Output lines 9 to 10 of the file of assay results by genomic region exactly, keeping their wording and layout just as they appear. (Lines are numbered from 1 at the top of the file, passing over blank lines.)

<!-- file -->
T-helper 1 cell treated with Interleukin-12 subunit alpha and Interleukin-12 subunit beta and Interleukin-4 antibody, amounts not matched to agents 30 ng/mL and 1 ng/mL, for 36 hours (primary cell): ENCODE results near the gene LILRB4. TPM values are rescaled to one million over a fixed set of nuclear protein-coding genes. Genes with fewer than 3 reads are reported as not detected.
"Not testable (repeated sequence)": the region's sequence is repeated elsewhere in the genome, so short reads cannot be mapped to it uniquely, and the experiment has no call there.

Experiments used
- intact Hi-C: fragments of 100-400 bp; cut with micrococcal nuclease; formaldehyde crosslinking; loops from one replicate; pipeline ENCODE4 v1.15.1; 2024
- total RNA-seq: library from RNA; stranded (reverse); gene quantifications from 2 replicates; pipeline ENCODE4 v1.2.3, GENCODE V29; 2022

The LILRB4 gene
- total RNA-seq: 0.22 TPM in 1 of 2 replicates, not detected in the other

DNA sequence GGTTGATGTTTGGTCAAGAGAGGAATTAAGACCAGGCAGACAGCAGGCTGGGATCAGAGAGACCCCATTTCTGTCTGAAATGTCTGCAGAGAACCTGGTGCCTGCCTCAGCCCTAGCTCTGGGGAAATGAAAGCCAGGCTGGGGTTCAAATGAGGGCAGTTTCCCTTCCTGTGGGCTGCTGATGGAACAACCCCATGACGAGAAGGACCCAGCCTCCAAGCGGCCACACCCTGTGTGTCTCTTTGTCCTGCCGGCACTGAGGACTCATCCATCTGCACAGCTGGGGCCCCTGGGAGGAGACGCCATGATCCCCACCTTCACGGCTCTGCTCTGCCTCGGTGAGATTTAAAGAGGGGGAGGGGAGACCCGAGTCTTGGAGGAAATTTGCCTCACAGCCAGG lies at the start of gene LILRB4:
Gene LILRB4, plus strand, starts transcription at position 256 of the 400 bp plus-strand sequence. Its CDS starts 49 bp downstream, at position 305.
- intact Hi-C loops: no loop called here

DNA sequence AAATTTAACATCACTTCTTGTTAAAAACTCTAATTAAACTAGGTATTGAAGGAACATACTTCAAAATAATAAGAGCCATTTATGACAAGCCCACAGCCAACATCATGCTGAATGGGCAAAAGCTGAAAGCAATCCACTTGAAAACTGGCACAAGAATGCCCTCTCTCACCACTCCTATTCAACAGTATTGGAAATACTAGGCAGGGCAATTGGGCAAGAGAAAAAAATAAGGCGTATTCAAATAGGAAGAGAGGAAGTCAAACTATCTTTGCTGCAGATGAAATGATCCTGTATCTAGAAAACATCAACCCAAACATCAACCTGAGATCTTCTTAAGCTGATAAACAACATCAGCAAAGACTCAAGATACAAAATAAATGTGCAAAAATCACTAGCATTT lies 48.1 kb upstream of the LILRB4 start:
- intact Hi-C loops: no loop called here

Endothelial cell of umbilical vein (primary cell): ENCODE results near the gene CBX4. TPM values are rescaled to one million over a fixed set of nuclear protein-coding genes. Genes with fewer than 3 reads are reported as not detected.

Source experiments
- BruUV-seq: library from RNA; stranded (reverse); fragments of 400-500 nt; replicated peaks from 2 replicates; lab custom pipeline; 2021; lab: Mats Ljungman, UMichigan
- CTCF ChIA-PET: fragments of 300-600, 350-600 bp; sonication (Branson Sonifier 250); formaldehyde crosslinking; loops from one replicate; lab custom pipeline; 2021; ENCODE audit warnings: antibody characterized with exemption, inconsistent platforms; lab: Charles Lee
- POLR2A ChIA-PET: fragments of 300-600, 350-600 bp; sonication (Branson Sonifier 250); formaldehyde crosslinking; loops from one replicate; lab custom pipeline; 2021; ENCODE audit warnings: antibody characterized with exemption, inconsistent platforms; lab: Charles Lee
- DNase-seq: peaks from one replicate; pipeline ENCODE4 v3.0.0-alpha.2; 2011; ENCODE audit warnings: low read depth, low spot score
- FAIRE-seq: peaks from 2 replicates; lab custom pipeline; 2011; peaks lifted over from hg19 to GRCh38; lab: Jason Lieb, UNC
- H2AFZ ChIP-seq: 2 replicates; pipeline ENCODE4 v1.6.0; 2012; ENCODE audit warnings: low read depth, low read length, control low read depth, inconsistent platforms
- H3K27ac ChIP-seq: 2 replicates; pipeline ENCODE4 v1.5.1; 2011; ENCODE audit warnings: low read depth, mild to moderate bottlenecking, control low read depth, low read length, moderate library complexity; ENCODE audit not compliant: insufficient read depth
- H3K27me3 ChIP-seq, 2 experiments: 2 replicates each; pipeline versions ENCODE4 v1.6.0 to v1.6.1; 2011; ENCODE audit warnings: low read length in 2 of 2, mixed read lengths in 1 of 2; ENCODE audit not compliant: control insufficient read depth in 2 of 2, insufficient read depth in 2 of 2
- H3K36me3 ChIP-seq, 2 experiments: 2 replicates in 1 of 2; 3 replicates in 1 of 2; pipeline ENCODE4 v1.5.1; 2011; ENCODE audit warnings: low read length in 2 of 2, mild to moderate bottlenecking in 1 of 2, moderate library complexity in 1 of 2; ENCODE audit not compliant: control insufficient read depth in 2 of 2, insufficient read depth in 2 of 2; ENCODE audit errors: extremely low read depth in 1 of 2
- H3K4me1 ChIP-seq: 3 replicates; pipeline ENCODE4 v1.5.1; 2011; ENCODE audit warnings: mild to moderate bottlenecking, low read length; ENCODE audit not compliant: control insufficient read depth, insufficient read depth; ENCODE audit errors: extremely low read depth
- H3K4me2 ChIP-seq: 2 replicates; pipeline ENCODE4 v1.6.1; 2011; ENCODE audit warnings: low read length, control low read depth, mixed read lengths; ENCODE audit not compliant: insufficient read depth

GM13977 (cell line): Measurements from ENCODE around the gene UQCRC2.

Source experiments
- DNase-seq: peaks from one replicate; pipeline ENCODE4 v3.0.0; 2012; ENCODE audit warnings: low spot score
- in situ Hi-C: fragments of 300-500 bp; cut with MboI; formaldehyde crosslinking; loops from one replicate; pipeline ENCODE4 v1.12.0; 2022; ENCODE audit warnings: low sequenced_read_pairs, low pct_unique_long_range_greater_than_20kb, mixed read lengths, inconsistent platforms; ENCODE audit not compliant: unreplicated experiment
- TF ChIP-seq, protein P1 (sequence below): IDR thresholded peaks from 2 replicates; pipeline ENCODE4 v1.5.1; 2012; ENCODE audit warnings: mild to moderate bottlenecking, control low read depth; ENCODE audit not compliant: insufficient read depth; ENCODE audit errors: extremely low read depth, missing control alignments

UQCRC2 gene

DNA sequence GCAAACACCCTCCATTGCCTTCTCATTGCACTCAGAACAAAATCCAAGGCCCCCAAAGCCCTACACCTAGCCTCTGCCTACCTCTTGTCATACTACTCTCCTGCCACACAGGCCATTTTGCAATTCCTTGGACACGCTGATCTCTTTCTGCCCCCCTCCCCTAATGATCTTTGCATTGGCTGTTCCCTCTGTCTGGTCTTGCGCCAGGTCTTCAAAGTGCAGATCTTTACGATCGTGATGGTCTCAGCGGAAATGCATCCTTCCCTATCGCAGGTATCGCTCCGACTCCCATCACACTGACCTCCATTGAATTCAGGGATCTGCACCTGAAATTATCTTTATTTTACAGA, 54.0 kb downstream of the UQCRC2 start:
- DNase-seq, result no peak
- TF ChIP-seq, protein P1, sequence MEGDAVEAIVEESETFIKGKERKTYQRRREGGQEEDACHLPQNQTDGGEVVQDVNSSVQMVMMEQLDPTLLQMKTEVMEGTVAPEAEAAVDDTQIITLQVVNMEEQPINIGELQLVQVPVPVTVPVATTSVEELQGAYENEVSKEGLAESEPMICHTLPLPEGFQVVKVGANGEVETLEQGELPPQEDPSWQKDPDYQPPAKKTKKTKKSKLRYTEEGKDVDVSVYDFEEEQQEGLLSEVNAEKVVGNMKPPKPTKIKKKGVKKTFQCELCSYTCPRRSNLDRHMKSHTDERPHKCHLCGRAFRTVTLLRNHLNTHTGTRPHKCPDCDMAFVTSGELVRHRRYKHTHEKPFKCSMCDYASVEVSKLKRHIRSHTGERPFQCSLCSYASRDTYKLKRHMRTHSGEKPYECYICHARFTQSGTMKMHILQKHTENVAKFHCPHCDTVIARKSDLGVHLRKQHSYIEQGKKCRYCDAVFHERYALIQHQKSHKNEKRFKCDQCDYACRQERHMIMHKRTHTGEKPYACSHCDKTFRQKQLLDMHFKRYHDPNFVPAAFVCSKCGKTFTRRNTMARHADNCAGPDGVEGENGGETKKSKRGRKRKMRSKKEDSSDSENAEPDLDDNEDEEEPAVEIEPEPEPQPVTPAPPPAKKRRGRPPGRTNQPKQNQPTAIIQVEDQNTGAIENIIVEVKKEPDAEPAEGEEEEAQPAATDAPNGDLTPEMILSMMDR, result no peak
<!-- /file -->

Gene LILRB4, plus strand, starts transcription at position 256 of the 400 bp plus-strand sequence. Its CDS starts 49 bp downstream, at position 305.
- intact Hi-C loops: no loop called here